Diversity in internet freedom: higher standards for all
This year’s Internet Freedom Festival brings together more than 1200 people from 114 countries to discuss, collaborate, and find new ways to ensure that the internet stays free, open and safe for everyone.
Achieving such lofty goals requires a profound understanding of challenges on the ground, whether it is about phishing attempts in Egypt, infrastructural devastation in Syria, or online harassment of women in Pakistan. Knowing the context, how people access, use and make sense of the internet and the opportunities it offers, is key to ensuring that the internet indeed stays free, open and safe, especially for those who are attacked by the state, marginalised in their own communities, or otherwise unable to make their voices heard.
Through its Diversity and Inclusion Fund, the Internet Freedom Festival works hard to ensure that it gives voice to under-represented groups and affords them a larger presence within the internet freedom community. It does this by giving them the means to attend the Festival and take part in the global conversation hosted there.
International Media Support (IMS) is very proud to support those efforts by providing a contribution to the Fund this year. IMS has worked with local media and human rights groups for over 15 years in some of the world’s most trying contexts, including humanitarian radio stations in Somalia to media activists in Syria, and journalist safety response teams in Afghanistan. For all of them, the internet is a lifeline in their tireless efforts to save lives and bring about positive change in some of the world’s most repressive countries.
IMS supports the Diversity and Inclusion Fund not only because it helps give a voice to groups like our partners, but also because we believe that for internet policy and practice development to be legitimate, it must build on a proper cross-section of the societies it affects. Without proper representation of those affected, the internet freedom and internet governance communities risk becoming detached from the people they are meant to serve.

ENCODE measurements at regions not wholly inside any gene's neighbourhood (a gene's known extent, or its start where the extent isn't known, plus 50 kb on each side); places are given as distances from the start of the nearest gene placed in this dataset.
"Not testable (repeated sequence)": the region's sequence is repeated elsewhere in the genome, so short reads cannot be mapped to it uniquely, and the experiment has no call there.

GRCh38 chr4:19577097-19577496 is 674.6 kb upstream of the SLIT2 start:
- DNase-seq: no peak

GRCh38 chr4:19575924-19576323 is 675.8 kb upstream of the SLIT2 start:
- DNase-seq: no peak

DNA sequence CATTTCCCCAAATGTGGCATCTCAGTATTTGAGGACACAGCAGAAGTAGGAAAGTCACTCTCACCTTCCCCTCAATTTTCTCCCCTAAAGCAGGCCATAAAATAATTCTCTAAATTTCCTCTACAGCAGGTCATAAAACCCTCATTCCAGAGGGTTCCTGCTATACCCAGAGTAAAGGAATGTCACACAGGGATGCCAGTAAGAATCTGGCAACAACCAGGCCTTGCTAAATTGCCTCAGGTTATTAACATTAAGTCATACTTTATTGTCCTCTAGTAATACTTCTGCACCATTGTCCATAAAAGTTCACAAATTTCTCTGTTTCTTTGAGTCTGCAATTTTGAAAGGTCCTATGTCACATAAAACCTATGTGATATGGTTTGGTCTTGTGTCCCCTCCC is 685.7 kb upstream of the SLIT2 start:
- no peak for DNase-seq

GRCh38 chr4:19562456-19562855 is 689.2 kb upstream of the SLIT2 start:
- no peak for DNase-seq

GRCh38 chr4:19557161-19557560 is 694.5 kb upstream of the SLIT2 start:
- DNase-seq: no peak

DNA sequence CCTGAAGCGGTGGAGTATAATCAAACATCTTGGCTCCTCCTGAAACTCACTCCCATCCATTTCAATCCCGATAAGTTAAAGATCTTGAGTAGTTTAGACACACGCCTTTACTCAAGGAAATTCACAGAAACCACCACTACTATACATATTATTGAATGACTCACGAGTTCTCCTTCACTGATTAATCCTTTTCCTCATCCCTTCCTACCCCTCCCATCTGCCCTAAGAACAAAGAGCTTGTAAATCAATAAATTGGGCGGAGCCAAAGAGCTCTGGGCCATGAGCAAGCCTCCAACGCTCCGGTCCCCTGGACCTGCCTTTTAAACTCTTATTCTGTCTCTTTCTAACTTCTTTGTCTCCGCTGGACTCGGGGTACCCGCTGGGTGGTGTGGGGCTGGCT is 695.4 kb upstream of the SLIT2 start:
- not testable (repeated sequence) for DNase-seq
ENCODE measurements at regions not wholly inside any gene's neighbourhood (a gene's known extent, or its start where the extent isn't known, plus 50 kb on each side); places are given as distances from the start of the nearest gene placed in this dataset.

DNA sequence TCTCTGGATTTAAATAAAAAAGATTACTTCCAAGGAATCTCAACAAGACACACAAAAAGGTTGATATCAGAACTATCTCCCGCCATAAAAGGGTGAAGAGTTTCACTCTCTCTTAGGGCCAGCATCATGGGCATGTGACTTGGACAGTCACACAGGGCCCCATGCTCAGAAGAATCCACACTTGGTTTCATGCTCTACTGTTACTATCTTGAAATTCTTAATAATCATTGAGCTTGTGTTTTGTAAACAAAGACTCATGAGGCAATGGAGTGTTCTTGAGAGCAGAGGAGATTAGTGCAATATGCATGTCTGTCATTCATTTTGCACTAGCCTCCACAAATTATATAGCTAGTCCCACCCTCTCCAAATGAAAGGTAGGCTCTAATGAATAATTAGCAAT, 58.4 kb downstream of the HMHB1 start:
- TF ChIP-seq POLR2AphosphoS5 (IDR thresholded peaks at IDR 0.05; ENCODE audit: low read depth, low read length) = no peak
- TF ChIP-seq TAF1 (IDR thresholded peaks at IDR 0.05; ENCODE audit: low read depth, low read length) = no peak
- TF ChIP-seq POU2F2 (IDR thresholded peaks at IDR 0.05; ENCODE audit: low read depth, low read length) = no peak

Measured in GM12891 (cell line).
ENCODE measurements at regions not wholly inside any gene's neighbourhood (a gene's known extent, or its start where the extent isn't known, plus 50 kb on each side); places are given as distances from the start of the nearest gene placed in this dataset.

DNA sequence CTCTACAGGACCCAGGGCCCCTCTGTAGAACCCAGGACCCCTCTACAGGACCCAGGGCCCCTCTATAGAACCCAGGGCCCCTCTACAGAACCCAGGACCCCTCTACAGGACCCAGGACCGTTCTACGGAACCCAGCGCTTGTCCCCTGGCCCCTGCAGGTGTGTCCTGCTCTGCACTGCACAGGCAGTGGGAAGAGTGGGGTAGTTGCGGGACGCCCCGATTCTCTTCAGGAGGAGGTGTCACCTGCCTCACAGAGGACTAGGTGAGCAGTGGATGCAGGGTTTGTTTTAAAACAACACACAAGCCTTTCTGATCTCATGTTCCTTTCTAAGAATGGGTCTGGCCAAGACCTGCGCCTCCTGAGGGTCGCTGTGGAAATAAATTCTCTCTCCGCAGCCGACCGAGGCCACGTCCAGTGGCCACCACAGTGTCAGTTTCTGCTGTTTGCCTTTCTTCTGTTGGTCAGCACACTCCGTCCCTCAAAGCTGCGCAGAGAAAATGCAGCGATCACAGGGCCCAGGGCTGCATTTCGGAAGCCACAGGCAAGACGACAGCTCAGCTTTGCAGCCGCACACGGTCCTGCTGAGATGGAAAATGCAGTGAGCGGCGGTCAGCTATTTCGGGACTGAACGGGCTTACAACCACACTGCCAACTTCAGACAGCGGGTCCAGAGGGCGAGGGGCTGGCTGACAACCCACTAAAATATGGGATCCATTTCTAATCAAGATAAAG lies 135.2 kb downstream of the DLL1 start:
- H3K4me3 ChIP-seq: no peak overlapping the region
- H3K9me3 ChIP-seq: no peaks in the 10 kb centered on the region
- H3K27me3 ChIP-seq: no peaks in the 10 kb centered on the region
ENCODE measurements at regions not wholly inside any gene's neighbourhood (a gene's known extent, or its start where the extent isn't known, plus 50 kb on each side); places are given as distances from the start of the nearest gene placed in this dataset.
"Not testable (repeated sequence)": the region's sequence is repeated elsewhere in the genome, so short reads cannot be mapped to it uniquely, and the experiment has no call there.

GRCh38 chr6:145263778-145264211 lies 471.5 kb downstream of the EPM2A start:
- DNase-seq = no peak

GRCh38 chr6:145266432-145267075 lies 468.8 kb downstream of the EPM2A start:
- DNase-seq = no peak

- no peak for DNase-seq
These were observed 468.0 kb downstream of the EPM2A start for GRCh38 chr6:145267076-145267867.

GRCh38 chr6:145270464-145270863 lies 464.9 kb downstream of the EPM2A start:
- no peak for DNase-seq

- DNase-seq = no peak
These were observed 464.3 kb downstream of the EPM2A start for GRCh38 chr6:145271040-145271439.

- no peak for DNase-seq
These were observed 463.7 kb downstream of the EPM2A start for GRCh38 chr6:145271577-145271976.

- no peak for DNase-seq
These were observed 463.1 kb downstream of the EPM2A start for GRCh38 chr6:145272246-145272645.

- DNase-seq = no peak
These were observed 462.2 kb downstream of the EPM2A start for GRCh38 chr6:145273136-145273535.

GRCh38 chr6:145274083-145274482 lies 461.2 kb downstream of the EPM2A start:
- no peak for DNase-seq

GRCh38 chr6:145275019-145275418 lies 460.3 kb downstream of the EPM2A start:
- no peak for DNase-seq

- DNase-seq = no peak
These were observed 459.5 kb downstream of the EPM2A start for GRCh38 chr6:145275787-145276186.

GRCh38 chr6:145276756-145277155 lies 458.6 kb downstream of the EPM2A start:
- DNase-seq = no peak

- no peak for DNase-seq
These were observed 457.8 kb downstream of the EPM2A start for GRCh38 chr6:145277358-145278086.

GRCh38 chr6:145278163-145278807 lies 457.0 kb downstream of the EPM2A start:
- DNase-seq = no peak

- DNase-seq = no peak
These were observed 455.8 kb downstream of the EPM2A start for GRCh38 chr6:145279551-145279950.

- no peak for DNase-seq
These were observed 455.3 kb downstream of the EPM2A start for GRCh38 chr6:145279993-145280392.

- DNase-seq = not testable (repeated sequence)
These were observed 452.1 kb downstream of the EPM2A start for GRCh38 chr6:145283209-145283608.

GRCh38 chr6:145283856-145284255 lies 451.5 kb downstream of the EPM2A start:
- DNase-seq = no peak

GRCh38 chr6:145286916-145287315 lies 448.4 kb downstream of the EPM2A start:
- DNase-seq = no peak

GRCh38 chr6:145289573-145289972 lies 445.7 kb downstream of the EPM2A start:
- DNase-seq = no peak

At the same time, we believe that enhancing diversity helps set higher standards for everyone. The idea that increasing diversity somehow requires “lower standards” or “charitable handouts”, is fundamentally wrong. To IMS, diversity means exactly the opposite. It implies higher standards for the usual suspects who dominate decision making processes, who have more influence than their skills and efforts necessarily should provide for. In very simple terms, it implies that influence and money stops going to less qualified individuals and their organisations because their names sound male and white. We believe that fair treatment and equal opportunities based on skills and experience will mean higher standards and less handouts for all. We hope to contribute towards setting such high standards through our support to the Diversity and Inclusion Fund.
IMS is co-organising two sessions at this year’s Internet Freedom Festival. The first one with our partner organisation, Afghan Journalist’s Safety Committee, which looks at our joint work to improve the safety situation for journalists in Afghanistan through a wide range of mitigating and responsive measures. The second session is organised with our friends from Digital Society Zimbabwe, and looks at how we can improve the uptake of digital security tools by taking a critical look at how we communicate about digital security.
If you’re in Valencia, we look forward to seeing you there!